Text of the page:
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See detailUnstructured, anisotropic mesh generation for the Northwestern European continental shelf, the continental slope and the neighbouring ocean
Legrand, Sebastien; Deleersnijder, Eric; Delhez, Eric ULg et al

in Continental Shelf Research (2007), 27(9), 1344-1356

A new mesh refinement strategy for generating high quality unstructured meshes of the Northwestern European continental shelf, the continental slope and the neighbouring ocean is presented. Our objective ... [more ▼]

A new mesh refinement strategy for generating high quality unstructured meshes of the Northwestern European continental shelf, the continental slope and the neighbouring ocean is presented. Our objective is to demonstrate the ability of anisotropic unstructured meshes to adequately address the challenge of simulating the hydrodynamics occurring in these three regions within a unique mesh. The refinement criteria blend several hydrodynamic considerations as the tidal wave propagation on the continental shelf and the hydrostatic consistency condition in steep areas. Several meshes illustrate both the validity and the efficiency of the refinement strategy. The selection of the refinement parameters is discussed. Finally, an attempt is made to take into account tidal ellipses, providing another cause for anisotropy in the mesh. (c) 2007 Elsevier Ltd. All rights reserved. [less ▲]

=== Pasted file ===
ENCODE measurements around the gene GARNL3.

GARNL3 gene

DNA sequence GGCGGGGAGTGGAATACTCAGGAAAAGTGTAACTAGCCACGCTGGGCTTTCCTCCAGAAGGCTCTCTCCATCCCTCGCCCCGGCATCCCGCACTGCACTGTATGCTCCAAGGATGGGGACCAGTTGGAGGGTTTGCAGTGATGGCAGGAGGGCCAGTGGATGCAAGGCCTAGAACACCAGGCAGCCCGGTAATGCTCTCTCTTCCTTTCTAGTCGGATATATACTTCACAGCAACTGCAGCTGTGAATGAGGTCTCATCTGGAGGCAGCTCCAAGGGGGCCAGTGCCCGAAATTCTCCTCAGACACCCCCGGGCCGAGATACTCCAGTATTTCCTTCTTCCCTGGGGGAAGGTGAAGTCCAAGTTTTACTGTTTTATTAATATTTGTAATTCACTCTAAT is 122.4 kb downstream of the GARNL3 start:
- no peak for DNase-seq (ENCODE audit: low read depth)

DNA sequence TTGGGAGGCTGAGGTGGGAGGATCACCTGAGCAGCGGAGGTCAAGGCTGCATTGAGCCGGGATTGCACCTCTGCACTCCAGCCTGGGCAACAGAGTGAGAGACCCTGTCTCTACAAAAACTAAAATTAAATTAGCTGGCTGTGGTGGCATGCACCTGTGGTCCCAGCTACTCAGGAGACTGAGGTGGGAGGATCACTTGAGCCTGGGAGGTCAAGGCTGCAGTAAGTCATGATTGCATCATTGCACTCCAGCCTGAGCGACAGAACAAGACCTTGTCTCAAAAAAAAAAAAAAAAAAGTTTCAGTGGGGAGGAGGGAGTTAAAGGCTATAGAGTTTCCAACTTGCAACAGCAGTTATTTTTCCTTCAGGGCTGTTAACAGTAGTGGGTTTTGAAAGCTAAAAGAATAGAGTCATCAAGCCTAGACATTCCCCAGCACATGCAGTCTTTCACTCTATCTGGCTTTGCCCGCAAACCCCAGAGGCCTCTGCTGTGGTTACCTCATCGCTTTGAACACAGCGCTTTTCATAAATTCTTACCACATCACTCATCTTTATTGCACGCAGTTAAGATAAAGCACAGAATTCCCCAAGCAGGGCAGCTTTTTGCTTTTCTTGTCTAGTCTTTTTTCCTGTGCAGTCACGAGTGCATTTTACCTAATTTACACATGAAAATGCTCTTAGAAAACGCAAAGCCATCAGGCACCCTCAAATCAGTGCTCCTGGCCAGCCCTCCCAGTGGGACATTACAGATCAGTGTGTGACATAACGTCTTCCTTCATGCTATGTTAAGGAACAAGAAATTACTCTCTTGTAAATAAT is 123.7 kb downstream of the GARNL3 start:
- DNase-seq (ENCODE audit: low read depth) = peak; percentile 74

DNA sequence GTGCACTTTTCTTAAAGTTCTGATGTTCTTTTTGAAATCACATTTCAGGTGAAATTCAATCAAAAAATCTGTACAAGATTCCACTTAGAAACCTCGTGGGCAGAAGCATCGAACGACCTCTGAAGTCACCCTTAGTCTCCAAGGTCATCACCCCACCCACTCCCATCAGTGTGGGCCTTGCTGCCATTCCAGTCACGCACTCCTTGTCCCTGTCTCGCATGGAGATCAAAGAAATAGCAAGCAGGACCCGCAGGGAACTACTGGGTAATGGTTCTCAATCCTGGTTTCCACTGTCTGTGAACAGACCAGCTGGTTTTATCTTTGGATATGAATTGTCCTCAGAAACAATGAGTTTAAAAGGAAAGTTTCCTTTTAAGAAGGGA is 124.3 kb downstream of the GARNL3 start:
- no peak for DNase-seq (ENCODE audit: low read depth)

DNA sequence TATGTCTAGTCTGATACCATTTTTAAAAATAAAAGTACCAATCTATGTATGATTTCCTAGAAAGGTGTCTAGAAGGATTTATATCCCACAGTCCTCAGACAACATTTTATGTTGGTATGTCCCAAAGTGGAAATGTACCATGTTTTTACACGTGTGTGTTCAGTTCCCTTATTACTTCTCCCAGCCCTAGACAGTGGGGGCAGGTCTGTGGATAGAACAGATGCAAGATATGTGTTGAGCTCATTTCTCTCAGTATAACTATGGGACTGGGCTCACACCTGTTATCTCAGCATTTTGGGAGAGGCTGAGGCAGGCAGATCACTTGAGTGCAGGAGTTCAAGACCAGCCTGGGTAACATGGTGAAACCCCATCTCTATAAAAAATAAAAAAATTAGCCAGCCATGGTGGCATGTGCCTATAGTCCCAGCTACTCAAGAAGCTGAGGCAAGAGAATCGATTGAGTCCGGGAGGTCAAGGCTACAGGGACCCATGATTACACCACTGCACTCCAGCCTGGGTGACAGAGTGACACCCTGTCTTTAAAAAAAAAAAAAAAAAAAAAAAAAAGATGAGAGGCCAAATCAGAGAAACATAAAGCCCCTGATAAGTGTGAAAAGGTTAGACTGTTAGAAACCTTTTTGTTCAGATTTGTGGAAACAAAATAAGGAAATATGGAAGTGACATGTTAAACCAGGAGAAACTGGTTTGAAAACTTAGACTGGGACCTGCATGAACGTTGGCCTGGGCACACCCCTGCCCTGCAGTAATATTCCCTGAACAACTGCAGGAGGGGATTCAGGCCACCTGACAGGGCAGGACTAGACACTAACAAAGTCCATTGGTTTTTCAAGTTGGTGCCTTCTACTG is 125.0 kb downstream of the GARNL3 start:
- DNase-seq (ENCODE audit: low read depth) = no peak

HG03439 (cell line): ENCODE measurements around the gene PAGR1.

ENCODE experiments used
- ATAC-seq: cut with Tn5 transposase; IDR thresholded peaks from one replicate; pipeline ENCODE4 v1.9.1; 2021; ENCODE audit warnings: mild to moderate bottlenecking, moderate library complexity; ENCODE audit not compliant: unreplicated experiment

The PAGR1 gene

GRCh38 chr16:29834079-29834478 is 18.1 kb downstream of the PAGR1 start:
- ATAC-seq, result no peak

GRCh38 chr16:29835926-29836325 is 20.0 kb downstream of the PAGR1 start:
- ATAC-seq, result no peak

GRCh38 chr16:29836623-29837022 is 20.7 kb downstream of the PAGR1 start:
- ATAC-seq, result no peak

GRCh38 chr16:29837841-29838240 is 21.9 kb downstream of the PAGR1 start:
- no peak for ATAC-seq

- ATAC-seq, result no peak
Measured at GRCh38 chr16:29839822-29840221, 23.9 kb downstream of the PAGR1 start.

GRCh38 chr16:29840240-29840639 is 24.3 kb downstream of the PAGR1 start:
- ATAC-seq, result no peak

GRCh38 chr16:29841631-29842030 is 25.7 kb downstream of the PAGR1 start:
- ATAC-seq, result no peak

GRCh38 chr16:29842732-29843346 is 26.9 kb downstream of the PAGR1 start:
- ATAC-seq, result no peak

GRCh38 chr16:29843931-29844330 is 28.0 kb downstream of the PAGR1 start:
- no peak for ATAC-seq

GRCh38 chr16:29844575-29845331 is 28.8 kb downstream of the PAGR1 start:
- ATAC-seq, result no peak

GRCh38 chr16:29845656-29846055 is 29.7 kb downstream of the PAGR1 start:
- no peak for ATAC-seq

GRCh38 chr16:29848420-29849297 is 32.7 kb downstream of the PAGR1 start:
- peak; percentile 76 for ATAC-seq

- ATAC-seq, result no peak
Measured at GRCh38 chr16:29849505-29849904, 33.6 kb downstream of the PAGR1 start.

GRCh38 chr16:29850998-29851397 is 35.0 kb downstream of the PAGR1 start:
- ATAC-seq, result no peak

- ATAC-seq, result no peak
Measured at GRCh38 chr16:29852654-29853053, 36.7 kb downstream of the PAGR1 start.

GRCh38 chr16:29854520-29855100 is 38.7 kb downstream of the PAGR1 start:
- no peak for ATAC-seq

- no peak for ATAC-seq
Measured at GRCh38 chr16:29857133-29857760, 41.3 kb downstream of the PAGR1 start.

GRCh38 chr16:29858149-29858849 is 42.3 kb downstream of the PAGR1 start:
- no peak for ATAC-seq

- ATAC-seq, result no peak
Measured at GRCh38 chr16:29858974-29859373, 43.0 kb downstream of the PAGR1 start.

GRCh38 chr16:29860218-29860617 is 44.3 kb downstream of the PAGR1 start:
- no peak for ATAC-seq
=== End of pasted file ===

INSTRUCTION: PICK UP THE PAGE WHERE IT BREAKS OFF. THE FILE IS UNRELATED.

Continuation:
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See detailComparison of free-surface and rigid-lid finite element models of barotropic instabilities
White, Laurent; Beckers, Jean-Marie ULg; Deleersnijder, Eric et al

in Ocean Dynamics (2006), 56(2), 86-103

The main goal of this work is to appraise the finite element method in the way it represents barotropic instabilities. To that end, three different formulations are employed. The free-surface formulation ... [more ▼]

The main goal of this work is to appraise the finite element method in the way it represents barotropic instabilities. To that end, three different formulations are employed. The free-surface formulation solves the primitive shallow-water equations and is of predominant use for ocean modeling. The vorticity-stream function and velocity-pressure formulations resort to the rigid-lid approximation and are presented because theoretical results are based on the same approximation. The growth rates for all three formulations are compared for hyperbolic tangent and piecewise linear shear flows. Structured and unstructured meshes are utilized. The investigation is also extended to time scales that allow for instability meanders to unfold, permitting the formation of eddies. We find that all three finite element formulations accurately represent barotropic instablities. In particular, convergence of growth rates toward theoretical ones is observed in all cases. It is also shown that the use of unstructured meshes allows for decreasing the computational cost while achieving greater accuracy. Overall, we find that the finite element method for free-surface models is effective at representing barotropic instabilities when it is combined with an appropriate advection scheme and, most importantly, adapted meshes. [less ▲]

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